National Police Week: Honoring Ethical Guardians

May 12, 2016 11:18 pm Last Updated: May 12, 2016 11:18 pm

As America pays special recognition to law enforcement officers who lost their lives in the line of duty, the nation must pause.

In 1962, President John F. Kennedy proclaimed May 15 as National Peace Officers Memorial Day, and the calendar week in which it falls as National Police Week.

These are challenging times for the law enforcement community due to the culture of violence throughout American society, as well as the controversies involving policing.

Yet, the fact remains that law enforcement is an honorable profession, and our ethical guardians serve America when honoring the badge and communities they protect.

Alarming Law Enforcement Fatalities

As of May 8, 2016, there is an alarming uptick in law enforcement fatalities according to the National Law Enforcement Officers Memorial Fund (NLEOMF).

Compared to the same time frame last year, there are already 17 firearms-related fatalities, a 70 percent increase.

These statistics are alarming but never paint the picture of broken hearts suffered by family members and law enforcement communities.

We must honor these heroes by taking a moment to reflect on some of the recent tragedies of law enforcement officers gone too soon.

Top row: (L-R) Police Officer Steven M. Smith; Trooper Chad P. Dermyer; Deputy Sheriff Carl A. Koontz. Lower row: Police Officer Allen Lee Jacobs; Police Officer Ashley Guindon. (Respectively: Courtesy of Columbus, Ohio Police Division; Virginia State Police; Howard County, Ind. Sheriff's Office; Greenville, S.C. Police Department; Prince William County, Va. Police Department)
Top row: (L-R) Police Officer Steven M. Smith; Trooper Chad P. Dermyer; Deputy Sheriff Carl A. Koontz. Lower row: Police Officer Allen Lee Jacobs; Police Officer Ashley Guindon. (Respectively: Courtesy of Columbus, Ohio Police Division; Virginia State Police; Howard County, Ind. Sheriff’s Office; Greenville, S.C. Police Department; Prince William County, Va. Police Department)

Police Officer Steven M. Smith—He died two days after sustaining a gunshot wound on April 12. Officer Smith was a member of the Columbus, Ohio Police Division. He was shot while serving an arrest warrant as part of a SWAT team.

Trooper Chad P. Dermyer—He was a member of the Virginia State Police who was shot and killed on March 31 while interviewing a suspect who produced a handgun and shot him.

Deputy Sheriff Carl A. Koontz—He was a member of the Hudson County, Ind. Sheriff’s Office. He was killed on March 21 while serving drug-related warrants.

Police Officer Allen Lee Jacobs—He was a member of the Greenville, S.C. Police Department. Officer Jacobs was shot and killed on March 18 while conducting a field interview. While approaching a self-identified gang member, the suspect fled the scene while opening fire on Officer Jacobs and his partner. Officer Jacobs was hit several times.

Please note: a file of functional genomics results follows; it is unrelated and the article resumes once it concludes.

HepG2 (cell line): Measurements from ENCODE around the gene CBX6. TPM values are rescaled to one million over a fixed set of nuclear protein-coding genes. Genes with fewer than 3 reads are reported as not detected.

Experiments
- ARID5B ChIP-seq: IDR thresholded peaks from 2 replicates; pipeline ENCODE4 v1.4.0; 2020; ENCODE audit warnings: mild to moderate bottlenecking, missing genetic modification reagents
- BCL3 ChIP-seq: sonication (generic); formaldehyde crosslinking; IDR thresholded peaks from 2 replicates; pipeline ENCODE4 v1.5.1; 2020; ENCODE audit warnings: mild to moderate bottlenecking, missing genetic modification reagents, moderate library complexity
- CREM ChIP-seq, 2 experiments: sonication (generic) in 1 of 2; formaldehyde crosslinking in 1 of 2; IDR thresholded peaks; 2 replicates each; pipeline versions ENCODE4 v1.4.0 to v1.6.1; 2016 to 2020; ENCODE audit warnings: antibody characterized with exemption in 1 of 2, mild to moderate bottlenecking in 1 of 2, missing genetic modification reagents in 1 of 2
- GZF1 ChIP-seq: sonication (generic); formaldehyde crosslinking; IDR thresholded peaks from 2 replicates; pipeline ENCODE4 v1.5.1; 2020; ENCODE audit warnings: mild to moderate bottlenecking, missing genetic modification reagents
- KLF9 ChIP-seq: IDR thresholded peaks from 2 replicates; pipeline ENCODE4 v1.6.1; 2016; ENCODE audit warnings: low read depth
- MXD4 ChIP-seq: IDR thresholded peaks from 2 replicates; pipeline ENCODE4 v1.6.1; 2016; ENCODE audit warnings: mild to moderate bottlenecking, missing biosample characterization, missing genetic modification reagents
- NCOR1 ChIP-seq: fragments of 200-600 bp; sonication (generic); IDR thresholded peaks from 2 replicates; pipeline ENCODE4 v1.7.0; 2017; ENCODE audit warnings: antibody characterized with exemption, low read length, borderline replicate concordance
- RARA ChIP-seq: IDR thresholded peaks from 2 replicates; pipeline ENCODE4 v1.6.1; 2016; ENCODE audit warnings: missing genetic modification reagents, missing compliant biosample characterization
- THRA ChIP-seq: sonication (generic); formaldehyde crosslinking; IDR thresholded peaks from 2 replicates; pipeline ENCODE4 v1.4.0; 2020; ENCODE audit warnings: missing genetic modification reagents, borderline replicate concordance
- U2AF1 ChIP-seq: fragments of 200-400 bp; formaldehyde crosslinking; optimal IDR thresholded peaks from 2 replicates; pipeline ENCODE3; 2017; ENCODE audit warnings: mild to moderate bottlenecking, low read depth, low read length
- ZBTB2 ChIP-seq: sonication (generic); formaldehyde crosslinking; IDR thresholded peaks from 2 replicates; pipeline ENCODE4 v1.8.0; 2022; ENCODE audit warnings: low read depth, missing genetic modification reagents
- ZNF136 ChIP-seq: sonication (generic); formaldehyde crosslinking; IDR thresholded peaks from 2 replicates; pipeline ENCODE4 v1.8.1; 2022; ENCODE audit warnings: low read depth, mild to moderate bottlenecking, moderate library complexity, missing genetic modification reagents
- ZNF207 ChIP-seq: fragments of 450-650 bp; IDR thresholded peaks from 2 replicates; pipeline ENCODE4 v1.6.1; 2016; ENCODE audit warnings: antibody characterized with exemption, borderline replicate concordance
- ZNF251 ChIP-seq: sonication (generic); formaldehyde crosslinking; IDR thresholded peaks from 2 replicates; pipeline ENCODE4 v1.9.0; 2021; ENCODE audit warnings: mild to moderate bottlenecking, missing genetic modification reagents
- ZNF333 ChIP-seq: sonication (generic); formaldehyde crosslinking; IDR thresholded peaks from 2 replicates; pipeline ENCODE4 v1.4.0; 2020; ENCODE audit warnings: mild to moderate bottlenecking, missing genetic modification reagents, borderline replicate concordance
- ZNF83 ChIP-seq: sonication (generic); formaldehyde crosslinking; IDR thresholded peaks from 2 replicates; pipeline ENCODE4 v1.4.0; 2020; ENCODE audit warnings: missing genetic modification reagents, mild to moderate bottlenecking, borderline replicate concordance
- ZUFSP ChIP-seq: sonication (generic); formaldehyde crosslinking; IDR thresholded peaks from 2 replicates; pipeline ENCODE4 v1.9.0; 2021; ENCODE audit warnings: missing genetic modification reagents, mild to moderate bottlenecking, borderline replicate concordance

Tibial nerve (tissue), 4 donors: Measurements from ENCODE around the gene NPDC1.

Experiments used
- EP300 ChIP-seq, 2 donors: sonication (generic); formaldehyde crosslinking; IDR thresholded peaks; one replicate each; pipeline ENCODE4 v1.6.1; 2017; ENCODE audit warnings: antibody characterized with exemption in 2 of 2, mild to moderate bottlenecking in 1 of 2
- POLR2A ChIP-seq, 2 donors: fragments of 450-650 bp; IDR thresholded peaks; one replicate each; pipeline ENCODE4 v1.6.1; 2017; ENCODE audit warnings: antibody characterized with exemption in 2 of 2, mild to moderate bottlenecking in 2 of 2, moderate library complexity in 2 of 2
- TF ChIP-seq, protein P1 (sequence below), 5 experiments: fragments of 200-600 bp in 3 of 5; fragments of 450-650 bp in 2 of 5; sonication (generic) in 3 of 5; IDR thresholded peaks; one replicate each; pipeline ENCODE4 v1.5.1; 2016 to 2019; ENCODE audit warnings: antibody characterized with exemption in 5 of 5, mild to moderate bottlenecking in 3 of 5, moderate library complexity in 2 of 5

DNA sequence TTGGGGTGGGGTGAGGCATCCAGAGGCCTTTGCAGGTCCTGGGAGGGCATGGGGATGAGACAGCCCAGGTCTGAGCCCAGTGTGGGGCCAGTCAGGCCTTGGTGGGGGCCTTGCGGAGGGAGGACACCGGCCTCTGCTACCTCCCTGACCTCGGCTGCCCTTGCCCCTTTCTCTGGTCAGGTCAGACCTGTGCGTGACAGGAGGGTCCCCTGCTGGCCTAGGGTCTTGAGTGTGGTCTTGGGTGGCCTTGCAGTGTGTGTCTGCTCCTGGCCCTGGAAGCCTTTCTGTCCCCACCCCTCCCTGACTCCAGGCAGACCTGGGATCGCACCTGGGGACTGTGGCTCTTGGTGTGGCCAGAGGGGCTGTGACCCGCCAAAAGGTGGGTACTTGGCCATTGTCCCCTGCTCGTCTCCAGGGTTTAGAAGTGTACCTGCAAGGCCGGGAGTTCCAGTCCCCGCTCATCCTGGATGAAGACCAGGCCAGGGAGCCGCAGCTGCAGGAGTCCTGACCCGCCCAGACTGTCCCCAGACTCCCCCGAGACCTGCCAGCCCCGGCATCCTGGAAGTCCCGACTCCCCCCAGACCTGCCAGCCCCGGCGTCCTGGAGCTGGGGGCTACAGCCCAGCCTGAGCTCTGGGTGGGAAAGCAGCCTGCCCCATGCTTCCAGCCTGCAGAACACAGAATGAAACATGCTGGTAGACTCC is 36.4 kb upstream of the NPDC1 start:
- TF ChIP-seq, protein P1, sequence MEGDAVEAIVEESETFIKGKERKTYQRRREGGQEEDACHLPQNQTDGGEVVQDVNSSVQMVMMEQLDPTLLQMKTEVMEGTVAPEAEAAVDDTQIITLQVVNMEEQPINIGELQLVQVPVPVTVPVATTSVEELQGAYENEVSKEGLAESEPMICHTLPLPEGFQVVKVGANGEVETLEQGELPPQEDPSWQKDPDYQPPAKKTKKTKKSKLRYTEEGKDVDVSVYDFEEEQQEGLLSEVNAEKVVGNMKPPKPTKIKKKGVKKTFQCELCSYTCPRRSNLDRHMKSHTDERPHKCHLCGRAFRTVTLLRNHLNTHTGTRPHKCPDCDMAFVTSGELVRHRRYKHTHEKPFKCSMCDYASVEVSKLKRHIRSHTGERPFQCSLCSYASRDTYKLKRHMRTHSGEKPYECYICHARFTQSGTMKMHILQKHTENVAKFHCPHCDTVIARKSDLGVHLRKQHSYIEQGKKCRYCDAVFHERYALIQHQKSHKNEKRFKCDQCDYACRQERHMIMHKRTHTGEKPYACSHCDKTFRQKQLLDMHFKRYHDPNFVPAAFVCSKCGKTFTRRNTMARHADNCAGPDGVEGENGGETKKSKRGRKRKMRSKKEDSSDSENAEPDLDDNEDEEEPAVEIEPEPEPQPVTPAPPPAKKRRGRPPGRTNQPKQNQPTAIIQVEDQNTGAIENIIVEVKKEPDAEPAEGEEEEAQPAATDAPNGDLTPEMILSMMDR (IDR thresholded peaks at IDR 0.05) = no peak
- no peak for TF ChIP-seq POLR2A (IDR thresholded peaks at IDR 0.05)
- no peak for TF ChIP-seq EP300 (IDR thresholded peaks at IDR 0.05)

Police Officer Ashley Guindon—She was shot and killed on Feb. 27 while responding to a domestic dispute call. While the fatality of every ethical guardian wounds the heart of America, Officer Guindon’s death was uniquely heartbreaking. She was sworn in as a police officer only the day before, and it was her first shift as a Prince William County, Va. police officer.

Ethical Guardians: Earning Community Respect

While complementing the honoring of fallen offices during National Police Week, it is imperative to also appreciate the work of our police throughout the nation, particularly through daily acts of their service we easily take for granted, and community policing initiatives.

Although controversies deserve honest evaluations in order for policing to make these issues opportunities for renewal, and addressed in numerous other articles of mine, the purpose of this article is to honor the fallen and accentuate positive policing initiatives.

Vincent J. Bove delivering opening remarks at the Essex County, N.J. Police & Public Safety Expo, in Livingston, N.J., on May 7, 2016. (Courtesy of Vincent J. Bove Publishing)
Vincent J. Bove delivering opening remarks at the Essex County, N.J. Police & Public Safety Expo, in Livingston, N.J., on May 7, 2016. (Courtesy of Vincent J. Bove Publishing)

One positive community policing initiative took place on May 7 as a collaboration of the Essex County, N.J. Crime Prevention Officers Association and Essex County Chiefs of Police.

The event, held at the Livingston, New Jersey Mall was supported by numerous law enforcement agencies from throughout the state, as well as fire officials, first responders, and corporate professionals.

It was a statement of positive interaction with the community as hundreds of shoppers, including many children, took pictures with police officers.

Despite the law enforcement community being under scrutiny, this was an outstanding initiative building trust, respect, and rapport between the police and the people.

As a speaker during the opening ceremony, I encouraged the police in their roles as ethical guardians and commended them for keeping communities, families, and schools secure.

Final Reflections

America’s ethical guardians are vital to the security of our nation and all law-abiding citizens must honor their sacrifices and respect their efforts.

These are defining times for American policing and we will be successful with reawakening the nation when there is a committed unity of effort between law enforcement and our citizens.

Vincent J. Bove
Vincent J. Bove

Vincent J. Bove, CPP, is a national speaker and author on issues critical to America. Bove is a recipient of the FBI Director’s Community Leadership Award for combating crime and violence and is a former confidant of the New York Yankees. His newest book is “Listen To Their Cries.” For more information, see www.vincentbove.com